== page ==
Milltown Holiday Train Display to support preserving last remaining structure of Raritan River Railroad Dec. 11


MILLTOWN – Members of the Milltown Historical Society and the Raritan River Railroad Historical Society are coming together to host a holiday train display event in support of preserving the last remaining structure of the Raritan River Railroad that faces Washington Avenue.

The event is scheduled from 10 a.m. to 3 p.m. Dec. 11 at the American Legion Post No. 25, 4 JFK Drive, Milltown.

There will be refreshments and the opportunity to see Santa, who will pay a special visit from 1-2 p.m.

The holiday train display – themed “The Polar Express” – will feature new visuals and kids can grab a passport to win a prize.

The Raritan River Freight Station was originally constructed as a passenger station and station agent office about 100 years ago. The first passenger train reached Milltown in 1891.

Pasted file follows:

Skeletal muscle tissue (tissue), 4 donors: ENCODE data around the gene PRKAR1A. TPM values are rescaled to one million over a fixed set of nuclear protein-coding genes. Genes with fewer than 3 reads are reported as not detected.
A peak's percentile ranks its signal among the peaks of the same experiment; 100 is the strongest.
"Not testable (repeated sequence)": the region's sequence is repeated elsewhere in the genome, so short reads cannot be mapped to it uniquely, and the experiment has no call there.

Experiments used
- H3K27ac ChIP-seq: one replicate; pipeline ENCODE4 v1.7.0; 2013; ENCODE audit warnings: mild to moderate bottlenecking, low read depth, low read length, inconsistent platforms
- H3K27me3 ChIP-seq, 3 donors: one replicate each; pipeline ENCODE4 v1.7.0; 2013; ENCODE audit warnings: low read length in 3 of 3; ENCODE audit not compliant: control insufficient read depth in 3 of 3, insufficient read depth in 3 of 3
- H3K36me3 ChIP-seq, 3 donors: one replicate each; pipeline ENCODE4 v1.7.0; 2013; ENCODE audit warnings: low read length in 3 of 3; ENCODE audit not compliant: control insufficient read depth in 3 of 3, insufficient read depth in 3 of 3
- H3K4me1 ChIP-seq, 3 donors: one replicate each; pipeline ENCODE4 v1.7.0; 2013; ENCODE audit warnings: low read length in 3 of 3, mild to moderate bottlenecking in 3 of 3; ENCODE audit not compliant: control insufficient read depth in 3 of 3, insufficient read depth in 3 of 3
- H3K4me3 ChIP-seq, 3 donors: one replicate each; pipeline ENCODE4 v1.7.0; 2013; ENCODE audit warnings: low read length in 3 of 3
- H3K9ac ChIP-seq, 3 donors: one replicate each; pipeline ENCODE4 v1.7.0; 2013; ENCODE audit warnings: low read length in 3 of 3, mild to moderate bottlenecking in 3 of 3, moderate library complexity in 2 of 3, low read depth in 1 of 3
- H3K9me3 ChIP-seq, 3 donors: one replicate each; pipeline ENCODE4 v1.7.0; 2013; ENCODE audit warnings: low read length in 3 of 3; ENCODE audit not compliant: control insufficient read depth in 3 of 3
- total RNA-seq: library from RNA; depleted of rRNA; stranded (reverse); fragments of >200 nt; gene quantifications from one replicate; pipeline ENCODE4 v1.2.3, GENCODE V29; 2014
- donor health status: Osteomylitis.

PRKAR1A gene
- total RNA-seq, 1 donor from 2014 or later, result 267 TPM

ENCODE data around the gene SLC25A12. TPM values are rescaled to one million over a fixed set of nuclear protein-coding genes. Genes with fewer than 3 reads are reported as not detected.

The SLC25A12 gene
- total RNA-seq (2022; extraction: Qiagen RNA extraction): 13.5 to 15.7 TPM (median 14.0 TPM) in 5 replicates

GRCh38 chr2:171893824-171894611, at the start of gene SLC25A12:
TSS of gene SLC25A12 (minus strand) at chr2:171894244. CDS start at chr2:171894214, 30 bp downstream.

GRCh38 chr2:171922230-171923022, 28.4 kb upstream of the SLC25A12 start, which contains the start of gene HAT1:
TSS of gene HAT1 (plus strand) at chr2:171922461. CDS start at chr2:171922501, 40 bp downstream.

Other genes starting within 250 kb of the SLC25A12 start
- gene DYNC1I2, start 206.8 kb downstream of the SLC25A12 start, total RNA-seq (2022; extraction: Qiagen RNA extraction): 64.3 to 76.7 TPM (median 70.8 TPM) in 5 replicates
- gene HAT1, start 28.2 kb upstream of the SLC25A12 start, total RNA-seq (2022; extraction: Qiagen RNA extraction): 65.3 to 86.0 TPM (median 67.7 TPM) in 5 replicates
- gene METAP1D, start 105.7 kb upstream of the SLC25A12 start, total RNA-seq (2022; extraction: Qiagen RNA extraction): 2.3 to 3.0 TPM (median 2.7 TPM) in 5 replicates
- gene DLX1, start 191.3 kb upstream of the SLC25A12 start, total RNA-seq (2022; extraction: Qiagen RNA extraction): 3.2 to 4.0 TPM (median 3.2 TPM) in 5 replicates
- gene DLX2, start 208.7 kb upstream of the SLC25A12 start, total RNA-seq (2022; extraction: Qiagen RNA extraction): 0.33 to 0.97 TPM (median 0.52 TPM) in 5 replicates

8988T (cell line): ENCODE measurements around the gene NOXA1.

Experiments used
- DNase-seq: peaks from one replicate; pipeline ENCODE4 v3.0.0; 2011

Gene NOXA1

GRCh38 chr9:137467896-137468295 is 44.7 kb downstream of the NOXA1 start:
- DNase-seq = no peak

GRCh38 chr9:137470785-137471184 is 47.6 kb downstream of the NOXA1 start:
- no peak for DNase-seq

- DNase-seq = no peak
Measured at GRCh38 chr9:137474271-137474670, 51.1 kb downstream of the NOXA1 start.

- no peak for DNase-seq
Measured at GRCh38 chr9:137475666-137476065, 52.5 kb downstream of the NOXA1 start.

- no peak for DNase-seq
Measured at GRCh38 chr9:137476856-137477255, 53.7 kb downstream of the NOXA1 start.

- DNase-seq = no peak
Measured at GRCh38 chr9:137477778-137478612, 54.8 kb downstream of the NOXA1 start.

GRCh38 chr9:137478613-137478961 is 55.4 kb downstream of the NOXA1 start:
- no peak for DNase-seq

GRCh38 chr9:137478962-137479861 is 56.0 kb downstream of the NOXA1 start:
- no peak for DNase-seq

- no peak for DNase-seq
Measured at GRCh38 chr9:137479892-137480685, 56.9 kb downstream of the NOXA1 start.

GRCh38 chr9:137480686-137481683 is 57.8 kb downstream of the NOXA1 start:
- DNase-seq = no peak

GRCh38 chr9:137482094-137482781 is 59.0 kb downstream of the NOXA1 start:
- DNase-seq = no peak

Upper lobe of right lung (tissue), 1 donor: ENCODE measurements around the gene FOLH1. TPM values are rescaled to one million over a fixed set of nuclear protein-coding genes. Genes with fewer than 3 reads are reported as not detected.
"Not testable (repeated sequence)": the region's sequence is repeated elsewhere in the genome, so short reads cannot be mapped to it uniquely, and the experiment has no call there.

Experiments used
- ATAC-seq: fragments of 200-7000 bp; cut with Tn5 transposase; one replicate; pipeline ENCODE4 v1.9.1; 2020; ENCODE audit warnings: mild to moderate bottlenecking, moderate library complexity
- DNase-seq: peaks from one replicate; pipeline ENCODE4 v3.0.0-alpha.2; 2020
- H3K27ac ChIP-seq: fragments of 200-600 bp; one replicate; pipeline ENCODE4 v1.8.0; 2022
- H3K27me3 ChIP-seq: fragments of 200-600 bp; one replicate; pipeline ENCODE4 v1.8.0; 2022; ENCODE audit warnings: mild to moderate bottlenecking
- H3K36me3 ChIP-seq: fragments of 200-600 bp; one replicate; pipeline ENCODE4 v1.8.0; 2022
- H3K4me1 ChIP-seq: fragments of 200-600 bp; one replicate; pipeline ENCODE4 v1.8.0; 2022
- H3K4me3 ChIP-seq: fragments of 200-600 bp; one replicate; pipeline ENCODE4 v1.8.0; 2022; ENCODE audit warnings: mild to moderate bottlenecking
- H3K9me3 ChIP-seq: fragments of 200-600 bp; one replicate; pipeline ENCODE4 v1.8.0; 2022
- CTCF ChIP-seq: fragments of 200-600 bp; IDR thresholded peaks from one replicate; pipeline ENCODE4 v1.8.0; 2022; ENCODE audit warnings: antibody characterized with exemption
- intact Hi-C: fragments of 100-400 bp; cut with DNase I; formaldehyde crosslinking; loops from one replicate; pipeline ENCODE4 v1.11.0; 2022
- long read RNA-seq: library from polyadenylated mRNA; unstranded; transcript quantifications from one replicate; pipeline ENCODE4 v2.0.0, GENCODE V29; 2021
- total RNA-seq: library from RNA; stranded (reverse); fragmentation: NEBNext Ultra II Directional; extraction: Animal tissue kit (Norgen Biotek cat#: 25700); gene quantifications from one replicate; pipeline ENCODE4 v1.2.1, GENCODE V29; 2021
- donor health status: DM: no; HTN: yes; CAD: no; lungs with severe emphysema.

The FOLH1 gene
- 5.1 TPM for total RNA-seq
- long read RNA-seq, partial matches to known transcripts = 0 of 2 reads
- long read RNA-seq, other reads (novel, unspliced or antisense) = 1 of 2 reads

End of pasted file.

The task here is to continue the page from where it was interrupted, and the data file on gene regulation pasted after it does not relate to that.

Ken Durrua, of the Raritan River Chapter of the National Railway Historical Society, grew up in Sayreville and said the station is also linked to the industrial history of the area.

“The railroad was really vital to these industries being able to transport both their workers and their freight,” Durrua said. “I feel it’s important to save these structures because once they’re gone, they’re gone.”

He said the development of automobiles and trucks changed the function of the railroad. The passenger service of the station ended in 1938.

The Raritan River Railroad was only 12 miles in length with stations in South Amboy, Parlin, South River, Milltown and New Brunswick.

Milltown at the time was a small and growing little industrial town, and with a train station, people and industry could connect with the world.

After passenger service of the station ended, the station building was moved slightly down the tracks and the platform height was raised so that the building could be used for freight service.

“It remained this way almost to the absorption into Conrail in 1980 and shortly thereafter, the [property has been in the] hands of private owners, currently Jim Curran,” said Durrua.

The station is the last remaining structure of the Raritan River Railroad.